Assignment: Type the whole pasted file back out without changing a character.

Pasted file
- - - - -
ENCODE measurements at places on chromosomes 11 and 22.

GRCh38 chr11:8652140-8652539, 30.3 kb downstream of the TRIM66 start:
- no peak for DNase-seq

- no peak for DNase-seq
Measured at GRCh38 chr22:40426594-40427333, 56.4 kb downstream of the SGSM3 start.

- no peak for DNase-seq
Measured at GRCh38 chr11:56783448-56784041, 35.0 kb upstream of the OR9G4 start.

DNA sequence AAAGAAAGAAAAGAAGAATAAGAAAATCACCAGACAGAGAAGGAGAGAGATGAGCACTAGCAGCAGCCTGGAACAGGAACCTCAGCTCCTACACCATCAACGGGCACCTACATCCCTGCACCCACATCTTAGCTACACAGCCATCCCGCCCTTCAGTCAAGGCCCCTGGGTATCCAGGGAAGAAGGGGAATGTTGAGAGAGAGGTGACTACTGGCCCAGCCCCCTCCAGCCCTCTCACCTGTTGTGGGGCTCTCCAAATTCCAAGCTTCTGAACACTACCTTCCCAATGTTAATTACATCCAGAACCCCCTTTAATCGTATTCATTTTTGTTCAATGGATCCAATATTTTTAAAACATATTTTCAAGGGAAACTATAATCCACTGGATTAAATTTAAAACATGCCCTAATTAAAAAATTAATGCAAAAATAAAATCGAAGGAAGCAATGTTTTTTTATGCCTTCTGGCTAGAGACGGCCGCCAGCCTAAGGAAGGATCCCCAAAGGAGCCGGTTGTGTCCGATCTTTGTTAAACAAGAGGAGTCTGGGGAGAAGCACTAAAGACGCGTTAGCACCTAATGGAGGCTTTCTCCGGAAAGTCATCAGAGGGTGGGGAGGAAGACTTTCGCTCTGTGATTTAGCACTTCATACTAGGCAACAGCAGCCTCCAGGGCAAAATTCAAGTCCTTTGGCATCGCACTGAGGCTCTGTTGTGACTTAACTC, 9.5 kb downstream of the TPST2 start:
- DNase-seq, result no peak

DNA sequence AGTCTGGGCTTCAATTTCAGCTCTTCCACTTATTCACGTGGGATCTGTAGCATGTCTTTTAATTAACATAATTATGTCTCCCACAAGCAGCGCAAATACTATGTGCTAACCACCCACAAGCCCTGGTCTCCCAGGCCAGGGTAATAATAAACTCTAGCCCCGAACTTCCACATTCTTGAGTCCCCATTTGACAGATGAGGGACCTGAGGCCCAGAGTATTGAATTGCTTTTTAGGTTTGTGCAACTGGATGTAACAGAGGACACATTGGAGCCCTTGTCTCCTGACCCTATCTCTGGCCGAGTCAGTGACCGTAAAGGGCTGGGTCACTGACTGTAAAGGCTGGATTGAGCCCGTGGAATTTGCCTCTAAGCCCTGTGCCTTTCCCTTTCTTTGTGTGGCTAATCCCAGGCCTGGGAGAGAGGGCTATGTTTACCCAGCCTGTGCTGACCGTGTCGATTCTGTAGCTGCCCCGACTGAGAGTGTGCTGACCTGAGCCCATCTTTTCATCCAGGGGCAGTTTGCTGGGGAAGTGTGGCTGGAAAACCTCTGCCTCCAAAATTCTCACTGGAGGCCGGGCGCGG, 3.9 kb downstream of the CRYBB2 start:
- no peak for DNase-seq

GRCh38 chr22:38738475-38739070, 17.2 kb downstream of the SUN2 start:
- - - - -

ENCODE measurements at places on chromosomes 11 and 22.

GRCh38 chr11:8652140-8652539, 30.3 kb downstream of the TRIM66 start:
- no peak for DNase-seq

- no peak for DNase-seq
Measured at GRCh38 chr22:40426594-40427333, 56.4 kb downstream of the SGSM3 start.

- no peak for DNase-seq
Measured at GRCh38 chr11:56783448-56784041, 35.0 kb upstream of the OR9G4 start.

DNA sequence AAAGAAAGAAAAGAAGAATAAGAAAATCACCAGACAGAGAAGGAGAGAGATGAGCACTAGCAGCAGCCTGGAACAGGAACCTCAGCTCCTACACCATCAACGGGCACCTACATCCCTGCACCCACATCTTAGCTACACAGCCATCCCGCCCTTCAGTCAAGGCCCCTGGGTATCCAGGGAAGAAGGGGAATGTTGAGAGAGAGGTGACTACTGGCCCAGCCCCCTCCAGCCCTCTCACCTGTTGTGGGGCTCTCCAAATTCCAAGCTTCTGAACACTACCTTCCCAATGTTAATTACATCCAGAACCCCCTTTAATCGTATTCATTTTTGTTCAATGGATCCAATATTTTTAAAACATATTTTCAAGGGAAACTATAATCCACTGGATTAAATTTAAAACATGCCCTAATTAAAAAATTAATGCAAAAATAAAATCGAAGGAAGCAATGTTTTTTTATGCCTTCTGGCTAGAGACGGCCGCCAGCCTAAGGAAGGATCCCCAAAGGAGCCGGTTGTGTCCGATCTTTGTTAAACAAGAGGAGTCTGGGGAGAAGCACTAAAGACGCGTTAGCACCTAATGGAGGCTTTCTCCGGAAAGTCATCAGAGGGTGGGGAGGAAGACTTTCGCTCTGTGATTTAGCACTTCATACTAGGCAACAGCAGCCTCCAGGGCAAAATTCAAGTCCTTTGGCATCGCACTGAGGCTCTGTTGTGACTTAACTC, 9.5 kb downstream of the TPST2 start:
- DNase-seq, result no peak

DNA sequence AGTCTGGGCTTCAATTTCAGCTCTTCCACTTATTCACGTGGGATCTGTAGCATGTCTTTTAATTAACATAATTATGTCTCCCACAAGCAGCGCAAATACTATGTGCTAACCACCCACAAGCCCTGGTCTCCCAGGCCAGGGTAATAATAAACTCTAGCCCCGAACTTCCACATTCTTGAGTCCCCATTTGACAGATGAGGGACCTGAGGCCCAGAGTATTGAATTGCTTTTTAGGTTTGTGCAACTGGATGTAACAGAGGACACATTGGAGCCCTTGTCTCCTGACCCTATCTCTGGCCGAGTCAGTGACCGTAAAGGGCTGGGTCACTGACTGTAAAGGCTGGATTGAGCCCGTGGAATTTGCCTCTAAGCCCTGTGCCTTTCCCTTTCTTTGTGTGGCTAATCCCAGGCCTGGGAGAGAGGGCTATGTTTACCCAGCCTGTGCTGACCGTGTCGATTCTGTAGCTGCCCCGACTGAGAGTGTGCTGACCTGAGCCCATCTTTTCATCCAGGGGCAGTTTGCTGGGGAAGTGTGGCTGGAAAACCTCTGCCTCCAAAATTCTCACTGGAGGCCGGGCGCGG, 3.9 kb downstream of the CRYBB2 start:
- no peak for DNase-seq

GRCh38 chr22:38738475-38739070, 17.2 kb downstream of the SUN2 start: